The Arty Semite

Learning From the Big Fish

By Ezra Glinter

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On the Yiddish Song of the Week blog, Forverts associate editor Itzik Gottesman writes about “Di fishelekh in vaser” (“The Fish in Water”) by Isaac Rymer:

Picture of Isaac (Tsunye) Rymer by Beyle Schaechter Gottesman

“Di fishelekh in vaser” (“The Fish in Water”) was one of Isaac (Tsunye) Rymer‘s most beloved songs to perform (for more on Rymer see the previous posting on “Shpilt zhe mir dem nayem sher”). The performer Michael Alpert learned it from him (Alpert was present at this recording, done at a zingeray, or singing session, at our dining room table) and then taught others the song at KlezKamp and other festivals and workshops. The Flying Bulgar Klezmer Band and Shtreiml have recorded Rymer‘s version.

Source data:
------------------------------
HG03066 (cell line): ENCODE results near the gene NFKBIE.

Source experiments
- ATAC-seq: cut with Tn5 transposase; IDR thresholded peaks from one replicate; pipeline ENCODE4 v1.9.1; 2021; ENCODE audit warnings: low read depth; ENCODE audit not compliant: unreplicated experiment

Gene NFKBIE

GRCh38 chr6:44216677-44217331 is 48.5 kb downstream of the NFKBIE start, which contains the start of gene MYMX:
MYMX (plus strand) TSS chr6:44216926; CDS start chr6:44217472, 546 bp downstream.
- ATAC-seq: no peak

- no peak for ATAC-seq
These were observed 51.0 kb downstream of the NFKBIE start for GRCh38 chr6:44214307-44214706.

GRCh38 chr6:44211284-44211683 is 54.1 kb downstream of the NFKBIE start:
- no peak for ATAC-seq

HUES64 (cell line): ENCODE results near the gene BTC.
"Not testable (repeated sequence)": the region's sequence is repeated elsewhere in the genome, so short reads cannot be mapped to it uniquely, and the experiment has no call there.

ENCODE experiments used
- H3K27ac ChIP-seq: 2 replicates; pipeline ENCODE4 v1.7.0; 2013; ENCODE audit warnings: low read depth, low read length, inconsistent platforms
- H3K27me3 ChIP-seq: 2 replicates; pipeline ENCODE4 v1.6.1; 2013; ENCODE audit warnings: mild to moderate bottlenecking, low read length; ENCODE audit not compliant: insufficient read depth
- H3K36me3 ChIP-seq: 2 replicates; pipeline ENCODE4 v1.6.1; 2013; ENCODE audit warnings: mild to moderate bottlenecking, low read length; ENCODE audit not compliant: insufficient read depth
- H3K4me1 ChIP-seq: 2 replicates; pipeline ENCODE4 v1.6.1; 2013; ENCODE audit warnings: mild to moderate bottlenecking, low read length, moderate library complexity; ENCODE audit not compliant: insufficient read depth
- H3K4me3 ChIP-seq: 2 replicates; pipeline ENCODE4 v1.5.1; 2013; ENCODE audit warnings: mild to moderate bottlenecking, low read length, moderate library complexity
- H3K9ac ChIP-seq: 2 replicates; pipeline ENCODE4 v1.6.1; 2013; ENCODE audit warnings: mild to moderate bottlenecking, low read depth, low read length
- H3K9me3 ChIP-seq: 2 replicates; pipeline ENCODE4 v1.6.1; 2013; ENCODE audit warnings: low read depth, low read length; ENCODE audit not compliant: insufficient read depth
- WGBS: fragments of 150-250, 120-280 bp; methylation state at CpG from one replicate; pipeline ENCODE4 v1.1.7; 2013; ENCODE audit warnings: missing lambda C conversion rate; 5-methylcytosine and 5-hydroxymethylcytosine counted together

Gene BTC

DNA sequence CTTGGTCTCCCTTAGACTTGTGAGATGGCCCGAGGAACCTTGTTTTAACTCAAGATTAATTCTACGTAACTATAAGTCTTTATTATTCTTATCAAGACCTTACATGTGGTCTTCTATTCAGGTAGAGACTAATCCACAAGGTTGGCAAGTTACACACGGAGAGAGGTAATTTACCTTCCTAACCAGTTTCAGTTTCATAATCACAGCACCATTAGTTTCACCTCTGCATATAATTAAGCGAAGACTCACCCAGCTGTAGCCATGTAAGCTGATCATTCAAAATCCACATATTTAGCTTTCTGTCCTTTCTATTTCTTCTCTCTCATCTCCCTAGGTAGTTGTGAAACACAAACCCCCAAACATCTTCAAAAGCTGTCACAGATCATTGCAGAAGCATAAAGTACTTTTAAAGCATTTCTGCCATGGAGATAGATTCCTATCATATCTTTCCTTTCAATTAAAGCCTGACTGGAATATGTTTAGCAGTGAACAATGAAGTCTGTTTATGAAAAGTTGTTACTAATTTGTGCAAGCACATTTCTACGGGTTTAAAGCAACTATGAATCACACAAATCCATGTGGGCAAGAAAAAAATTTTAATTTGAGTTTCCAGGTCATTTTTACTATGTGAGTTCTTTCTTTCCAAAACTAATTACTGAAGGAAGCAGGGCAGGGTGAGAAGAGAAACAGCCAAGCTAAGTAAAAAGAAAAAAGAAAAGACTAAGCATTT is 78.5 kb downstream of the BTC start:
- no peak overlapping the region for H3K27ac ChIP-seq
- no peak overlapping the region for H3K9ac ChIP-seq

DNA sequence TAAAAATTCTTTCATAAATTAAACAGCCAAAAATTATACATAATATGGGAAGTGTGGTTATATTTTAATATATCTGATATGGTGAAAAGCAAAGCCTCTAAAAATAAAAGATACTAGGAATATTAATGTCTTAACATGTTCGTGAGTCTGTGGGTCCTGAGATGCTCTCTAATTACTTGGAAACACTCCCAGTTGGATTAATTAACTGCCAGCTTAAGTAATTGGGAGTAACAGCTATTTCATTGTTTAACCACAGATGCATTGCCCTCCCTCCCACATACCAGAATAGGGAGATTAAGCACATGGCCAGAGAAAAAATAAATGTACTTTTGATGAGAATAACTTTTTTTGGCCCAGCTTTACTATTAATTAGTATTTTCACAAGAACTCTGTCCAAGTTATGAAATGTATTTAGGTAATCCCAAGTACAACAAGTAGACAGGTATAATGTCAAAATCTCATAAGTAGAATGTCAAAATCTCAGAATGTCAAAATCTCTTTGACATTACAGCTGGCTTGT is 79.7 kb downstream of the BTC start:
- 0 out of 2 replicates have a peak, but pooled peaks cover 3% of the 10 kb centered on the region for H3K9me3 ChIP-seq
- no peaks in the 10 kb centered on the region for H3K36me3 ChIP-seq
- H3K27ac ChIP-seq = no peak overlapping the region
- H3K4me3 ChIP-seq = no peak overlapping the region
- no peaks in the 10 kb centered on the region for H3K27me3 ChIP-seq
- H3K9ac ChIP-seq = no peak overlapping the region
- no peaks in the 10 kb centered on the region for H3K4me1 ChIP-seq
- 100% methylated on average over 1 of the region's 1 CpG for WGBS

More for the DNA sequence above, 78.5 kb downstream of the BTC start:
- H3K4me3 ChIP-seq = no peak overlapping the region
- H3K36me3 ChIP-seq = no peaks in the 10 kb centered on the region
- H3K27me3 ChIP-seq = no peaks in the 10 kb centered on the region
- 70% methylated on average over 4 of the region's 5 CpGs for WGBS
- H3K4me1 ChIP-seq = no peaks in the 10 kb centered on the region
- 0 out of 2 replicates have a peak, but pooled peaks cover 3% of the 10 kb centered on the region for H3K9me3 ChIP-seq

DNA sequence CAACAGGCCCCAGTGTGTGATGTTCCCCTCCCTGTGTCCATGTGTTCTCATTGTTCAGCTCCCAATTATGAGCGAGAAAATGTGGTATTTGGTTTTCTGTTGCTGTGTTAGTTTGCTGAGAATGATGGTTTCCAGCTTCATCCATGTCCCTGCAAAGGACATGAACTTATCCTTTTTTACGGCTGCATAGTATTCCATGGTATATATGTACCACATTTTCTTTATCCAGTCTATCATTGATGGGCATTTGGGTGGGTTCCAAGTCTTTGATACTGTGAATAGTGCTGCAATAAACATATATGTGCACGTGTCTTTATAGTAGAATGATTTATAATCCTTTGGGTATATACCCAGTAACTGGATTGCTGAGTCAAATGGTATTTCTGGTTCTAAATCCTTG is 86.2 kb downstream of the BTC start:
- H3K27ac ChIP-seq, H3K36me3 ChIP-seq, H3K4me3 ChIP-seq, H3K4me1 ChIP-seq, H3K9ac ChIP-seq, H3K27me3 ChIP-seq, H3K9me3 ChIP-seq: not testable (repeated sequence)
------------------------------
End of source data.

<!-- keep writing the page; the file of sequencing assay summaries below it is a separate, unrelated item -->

The song itself is a typical Yiddish mother-daughter folksong (see Robert Rothstein “The Mother-Daughter Dialogue in the Yiddish Folk Song: Wandering Motifs in Time and Space,” New York Folklore 15 (1989), 1-2:51-65.) But the couplet “I am a girl with understanding, common sense and ideas/I sought to fall in love (or have a love affair), but cannot attain it” is unique to this song.

In this recording made at our home around 1980, Rymer sings with great passion and his exclamations of „mame mayne!‟ says it all. When I first heard this recording after many years, it bothered me to hear others at the table join in with Rymer. But I realized that this was how we learned the songs ourselves — singing along, missing a word at first here and there, until we got it right.

Read the whole post and listen to the song here.


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